GOP sees chances of midterm rout increase


Poll after poll showing voter discontent with President Biden and the economy is cementing Republicans’ sense that a GOP House majority is all but inevitable, while boosting their hopes about taking control of the Senate and flipping some gubernatorial and state-level seats.

“The cake is pretty well baked at this point in favor of the Republicans taking control of the House,” said GOP consultant John Thomas. “The Republicans would have to willfully work to screw it up. Doesn’t mean it’s impossible.”

A New York Times survey highlighted on the paper’s front page on Monday punctuated the grim environment for Democrats. Just a quarter of Democratic voters said Biden should be the presidential nominee in 2024, and the sentiment that the U.S. is headed in the wrong direction has hit 77 percent, the highest since the height of the 2008 financial crash. 

The survey is in line with numerous other recent ones finding Biden’s underwater approval rating.

In an environment like this, and barring any earth-shattering changes, analysts say, the biggest liability for swing-seat Republicans are themselves. And while there is near-universal optimism that Republicans will win the House, the Senate and governorships are less certain.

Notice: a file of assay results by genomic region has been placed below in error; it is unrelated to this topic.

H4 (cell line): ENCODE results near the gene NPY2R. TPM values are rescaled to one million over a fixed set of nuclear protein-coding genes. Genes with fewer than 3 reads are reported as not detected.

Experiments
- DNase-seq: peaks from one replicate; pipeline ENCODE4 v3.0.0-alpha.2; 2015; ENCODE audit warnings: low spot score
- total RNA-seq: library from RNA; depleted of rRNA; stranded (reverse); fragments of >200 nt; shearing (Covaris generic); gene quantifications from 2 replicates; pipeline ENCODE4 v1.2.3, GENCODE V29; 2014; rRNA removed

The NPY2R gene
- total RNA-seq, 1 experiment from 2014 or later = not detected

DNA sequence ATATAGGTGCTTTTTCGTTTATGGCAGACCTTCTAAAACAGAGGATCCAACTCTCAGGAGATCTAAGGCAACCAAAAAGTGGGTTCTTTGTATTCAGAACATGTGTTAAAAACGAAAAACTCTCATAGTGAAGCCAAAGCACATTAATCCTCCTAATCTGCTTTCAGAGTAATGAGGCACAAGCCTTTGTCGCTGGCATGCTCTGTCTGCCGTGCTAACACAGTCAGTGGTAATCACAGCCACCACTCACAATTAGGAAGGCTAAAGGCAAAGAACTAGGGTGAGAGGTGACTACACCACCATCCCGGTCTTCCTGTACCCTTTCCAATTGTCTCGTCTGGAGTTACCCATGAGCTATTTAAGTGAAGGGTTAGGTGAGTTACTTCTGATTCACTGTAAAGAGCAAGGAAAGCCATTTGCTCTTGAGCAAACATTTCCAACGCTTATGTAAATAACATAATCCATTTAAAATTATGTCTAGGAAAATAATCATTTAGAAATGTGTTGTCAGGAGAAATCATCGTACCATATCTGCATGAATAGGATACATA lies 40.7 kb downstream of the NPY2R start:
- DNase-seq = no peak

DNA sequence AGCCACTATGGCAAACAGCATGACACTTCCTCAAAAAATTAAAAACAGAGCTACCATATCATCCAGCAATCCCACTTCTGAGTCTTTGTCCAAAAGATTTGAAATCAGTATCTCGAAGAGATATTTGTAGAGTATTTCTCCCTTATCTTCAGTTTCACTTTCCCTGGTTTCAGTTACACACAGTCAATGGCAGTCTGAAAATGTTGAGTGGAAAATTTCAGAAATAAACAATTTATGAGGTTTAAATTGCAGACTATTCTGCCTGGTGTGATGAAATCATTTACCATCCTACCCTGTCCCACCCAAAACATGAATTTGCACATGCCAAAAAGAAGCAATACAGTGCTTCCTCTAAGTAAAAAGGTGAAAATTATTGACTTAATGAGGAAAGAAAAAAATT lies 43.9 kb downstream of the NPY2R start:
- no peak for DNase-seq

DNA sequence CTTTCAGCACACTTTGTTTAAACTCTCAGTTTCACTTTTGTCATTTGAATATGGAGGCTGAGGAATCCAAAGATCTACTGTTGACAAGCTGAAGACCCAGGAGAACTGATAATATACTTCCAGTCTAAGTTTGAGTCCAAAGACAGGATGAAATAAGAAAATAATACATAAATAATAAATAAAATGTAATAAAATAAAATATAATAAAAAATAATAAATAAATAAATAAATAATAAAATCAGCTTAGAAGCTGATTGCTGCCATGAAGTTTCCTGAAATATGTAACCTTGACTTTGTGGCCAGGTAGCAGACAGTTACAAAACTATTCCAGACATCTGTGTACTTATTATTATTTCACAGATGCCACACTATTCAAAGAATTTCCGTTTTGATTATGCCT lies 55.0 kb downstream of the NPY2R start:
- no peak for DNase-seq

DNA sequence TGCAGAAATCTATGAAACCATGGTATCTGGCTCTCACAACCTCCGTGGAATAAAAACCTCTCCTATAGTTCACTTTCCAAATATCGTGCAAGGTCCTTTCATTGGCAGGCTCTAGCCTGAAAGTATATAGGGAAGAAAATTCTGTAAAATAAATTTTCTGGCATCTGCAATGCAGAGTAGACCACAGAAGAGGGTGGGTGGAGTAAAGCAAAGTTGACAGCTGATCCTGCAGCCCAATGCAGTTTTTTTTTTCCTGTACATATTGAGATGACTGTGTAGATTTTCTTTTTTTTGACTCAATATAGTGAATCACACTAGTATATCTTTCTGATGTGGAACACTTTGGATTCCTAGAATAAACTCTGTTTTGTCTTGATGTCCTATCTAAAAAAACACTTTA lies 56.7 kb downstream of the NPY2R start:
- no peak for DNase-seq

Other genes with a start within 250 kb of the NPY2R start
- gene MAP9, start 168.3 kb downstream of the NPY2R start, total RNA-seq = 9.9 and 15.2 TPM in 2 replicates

“Absent a miracle, there is no chance [Democrats] hold the House in November, and their only hope in the Senate will be Republicans choosing terrible candidates, which they have proven very capable of doing,” said Rory Cooper, a veteran GOP strategist.

Republicans need to net only one seat to win control of the Senate, but the electoral landscape there is trickier and more based on individual candidates and races than in the House. 

“I think those candidates have some work to do. If they can get it within striking distance, the wave should put them over,” Thomas said.

Sarah Longwell, an anti-Trump GOP strategist, pointed to candidates such as Hershel Walker, the Trump-backed GOP Senate nominee in Georgia who was recently revealed to be the father of three previously unknown children, being liabilities for Republican hopes of winning key races.